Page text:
• 13
    I wish I had garden surplus! I just started gardening for the first time this year and so far, I'm not noticing a whole lot of growth. Oh well. I won't give up.

    I want to strongly recommend donating fresh food to food banks and shelters. I work for a children's shelter and our food budget is pitiful. The kids eat horribly and they hardly EVER get fresh food (everything is frozen, canned, or out of a box & just add water). I hate it, but unfortunately, we don't have the financial means to do a complete nutritional make-over like I'd like to. - 7/2/2009   7:55:59 PM
  • 12
    Freeze for the winter, take a bounty day and create veggie dishes for those days when you haven't the time to shop. Of course, share with everyone around you. - 7/2/2009   1:33:09 PM
  • 11
    We dehydrate mixed dark greens (kale, mustards etc) & onions, can use in winter to add to soups or to make healthy dips. Almost anything can go in Salsa, relish, or pickles for canning, ratatouille or soup base for freezing. We also put extras on the road with a sign to help yourself, it never lasts beyond the day. If you are overrun with one kind of crop (rhubarb, for example) you can send an email to friends letting them know you are willing to share if they will come pick it up - you'll get a friendly visit and will get rid of some produce at the same time.
    One word of encouragement for the newbie gardeners - everyone in my area is getting washed out this year as well, our raised beds are the only areas dry enough to have survived so far - we'll be planting again soon for late crops (beans and peas and carrots and beets etc), will raise the beds a bit more to increase drainage and will hope for the best. If all else fails, plant a few more greens and spacesaving plants in pots and you can cover them if they get too much rain. I also find that if I stick a few plants here and there around the house I can sometimes fool the bugs - Kale gets eaten by bugs everywhere but on two plants this year but that's still plenty left for us. Some areas of lettuce have rotted, but enough has survived to keep us happy. Good luck to all gardeners, hoping for a sunny end to the growing season! - 7/2/2009   1:00:40 PM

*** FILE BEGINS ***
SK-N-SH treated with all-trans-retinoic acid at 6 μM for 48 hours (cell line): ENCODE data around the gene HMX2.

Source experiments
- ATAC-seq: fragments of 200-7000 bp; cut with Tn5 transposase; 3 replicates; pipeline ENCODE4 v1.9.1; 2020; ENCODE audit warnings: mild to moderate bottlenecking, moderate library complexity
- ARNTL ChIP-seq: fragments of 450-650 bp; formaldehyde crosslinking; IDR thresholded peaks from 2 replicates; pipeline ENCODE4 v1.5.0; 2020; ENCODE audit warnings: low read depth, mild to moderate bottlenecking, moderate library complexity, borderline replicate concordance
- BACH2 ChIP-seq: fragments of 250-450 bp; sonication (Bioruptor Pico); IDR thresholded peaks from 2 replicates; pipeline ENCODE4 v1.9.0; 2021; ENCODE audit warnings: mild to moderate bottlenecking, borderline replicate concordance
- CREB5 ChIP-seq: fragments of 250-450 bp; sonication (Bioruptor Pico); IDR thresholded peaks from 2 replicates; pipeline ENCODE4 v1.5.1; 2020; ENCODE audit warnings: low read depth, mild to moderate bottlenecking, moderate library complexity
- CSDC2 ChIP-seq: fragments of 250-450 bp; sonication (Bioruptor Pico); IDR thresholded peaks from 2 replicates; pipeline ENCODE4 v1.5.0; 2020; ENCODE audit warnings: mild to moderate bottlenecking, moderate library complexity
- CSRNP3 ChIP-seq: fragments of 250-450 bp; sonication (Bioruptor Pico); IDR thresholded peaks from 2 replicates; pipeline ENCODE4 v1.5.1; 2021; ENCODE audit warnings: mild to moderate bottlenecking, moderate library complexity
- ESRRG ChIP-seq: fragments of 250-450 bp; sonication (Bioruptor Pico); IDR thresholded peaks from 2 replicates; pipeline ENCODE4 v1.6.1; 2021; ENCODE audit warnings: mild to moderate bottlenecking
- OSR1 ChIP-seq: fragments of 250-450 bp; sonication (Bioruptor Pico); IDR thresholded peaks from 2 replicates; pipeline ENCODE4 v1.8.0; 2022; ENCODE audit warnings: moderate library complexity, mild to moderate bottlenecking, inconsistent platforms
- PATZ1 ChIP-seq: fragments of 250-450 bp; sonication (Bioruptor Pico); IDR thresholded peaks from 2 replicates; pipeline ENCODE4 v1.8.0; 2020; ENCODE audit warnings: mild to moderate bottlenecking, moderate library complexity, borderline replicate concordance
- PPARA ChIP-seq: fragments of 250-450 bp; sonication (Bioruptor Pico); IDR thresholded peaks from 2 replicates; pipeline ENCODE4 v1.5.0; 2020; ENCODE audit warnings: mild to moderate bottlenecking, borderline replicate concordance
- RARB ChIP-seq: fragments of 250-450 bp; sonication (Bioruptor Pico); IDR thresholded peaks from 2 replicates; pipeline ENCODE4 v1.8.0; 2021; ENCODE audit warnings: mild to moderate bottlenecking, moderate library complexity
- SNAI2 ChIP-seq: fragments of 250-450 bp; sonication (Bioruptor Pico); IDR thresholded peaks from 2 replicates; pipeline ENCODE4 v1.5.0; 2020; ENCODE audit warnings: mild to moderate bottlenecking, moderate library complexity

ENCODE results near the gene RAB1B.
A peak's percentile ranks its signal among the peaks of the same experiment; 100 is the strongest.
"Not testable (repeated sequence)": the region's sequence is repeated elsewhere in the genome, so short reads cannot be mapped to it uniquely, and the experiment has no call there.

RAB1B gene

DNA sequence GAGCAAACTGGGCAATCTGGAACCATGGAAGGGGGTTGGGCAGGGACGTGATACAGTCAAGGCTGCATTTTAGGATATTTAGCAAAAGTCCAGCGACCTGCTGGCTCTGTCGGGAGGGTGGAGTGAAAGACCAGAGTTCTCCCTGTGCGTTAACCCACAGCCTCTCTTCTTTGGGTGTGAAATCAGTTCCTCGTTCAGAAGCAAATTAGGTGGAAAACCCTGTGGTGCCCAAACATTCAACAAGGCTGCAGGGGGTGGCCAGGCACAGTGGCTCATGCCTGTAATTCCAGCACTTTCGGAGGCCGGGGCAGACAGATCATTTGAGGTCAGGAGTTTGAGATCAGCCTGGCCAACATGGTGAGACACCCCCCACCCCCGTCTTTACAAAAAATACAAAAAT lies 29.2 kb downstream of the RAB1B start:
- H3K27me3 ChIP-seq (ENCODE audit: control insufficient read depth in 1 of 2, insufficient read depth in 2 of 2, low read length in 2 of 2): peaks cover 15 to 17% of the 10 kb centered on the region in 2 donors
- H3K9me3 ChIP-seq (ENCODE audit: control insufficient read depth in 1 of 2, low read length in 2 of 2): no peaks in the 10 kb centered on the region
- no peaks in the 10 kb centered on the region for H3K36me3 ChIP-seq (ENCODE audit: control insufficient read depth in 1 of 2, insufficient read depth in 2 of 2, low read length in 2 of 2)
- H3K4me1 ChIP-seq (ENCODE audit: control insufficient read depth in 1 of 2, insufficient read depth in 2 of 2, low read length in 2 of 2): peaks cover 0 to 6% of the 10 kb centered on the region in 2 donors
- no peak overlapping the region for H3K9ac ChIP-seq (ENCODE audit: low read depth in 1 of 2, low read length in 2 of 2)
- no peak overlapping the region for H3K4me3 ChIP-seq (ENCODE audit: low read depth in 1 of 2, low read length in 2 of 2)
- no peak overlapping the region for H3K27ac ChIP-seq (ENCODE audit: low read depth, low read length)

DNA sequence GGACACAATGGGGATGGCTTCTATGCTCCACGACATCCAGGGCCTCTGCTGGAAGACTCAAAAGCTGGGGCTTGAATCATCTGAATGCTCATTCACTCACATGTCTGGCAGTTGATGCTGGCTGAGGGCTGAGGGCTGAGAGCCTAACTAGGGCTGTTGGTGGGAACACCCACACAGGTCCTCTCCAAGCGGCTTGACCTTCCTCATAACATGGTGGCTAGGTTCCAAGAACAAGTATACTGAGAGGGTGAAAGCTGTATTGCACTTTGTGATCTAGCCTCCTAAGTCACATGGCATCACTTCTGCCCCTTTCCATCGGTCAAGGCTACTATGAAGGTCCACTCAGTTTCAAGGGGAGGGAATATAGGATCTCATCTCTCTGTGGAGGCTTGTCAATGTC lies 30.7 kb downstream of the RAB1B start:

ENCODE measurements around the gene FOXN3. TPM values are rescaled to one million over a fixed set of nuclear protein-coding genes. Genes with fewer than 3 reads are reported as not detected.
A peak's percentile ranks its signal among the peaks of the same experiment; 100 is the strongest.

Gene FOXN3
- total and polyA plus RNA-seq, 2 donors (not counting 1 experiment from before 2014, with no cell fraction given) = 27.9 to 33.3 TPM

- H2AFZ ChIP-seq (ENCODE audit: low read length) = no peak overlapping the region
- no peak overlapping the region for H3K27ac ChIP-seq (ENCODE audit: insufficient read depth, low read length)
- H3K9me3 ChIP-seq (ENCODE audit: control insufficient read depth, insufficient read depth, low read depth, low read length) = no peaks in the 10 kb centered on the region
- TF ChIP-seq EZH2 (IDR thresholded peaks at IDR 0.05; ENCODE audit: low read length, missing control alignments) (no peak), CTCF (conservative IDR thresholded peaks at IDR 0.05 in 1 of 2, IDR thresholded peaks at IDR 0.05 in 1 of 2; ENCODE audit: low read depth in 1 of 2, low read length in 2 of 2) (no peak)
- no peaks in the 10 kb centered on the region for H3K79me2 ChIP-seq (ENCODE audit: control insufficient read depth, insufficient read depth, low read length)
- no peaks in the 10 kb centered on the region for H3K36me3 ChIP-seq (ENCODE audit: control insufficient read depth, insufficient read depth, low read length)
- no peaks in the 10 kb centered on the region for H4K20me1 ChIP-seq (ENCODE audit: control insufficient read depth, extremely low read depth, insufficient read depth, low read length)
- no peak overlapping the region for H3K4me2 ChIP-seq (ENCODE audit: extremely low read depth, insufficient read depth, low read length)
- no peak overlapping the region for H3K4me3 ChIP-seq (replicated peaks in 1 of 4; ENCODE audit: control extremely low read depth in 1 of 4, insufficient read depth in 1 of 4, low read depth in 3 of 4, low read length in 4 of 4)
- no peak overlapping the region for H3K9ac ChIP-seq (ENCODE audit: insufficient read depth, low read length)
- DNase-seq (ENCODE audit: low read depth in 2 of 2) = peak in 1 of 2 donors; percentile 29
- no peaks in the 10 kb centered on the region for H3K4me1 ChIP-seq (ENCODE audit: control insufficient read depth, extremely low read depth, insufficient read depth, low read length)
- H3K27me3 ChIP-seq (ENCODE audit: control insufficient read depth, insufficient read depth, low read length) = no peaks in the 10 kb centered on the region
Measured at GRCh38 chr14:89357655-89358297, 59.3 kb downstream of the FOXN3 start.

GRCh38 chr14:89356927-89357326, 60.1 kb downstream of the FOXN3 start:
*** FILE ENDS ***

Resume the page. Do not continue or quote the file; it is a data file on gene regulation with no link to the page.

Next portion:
• 10
    We give some to are neighbor but i plan on canning a lot this year.. making my own sauce canned veg or frozen .. - 7/2/2009   12:48:29 PM
  • LORI2008
    9
    I share with family first as they do with me with their surplus eggs. But if room is tight, there's always dehydrating too! - 7/2/2009   12:28:52 PM
  • 8
    I wish I had a surplus... half of my garden (lettuce, swiss chard, carrots, zucchini) did not survive and bugs, squirrels and birds got the rest... - 7/2/2009   11:55:54 AM
  • 7
    I wish I wish I had this problem! I'm a novice gardener and the bugs are truly enjoying the bounty of my garden! - 7/2/2009   11:39:24 AM
  • 6
    When we have an overabundance of veggies from the garden we take them to church. They have a table set up in the back of the church and we put them there and the people that want them can take what they want. - 7/2/2009   11:30:47 AM
  • 5
    Last year we had an abundance of plums & we told our neighbors, friends & church members to come help us enjoy our bounty. They picked what they wanted & we made some new friends in the process. This year I have already let everyone know that the plums are getting ripe & we have a bounty again this year & this is just with two trees. - 7/2/2009   11:18:06 AM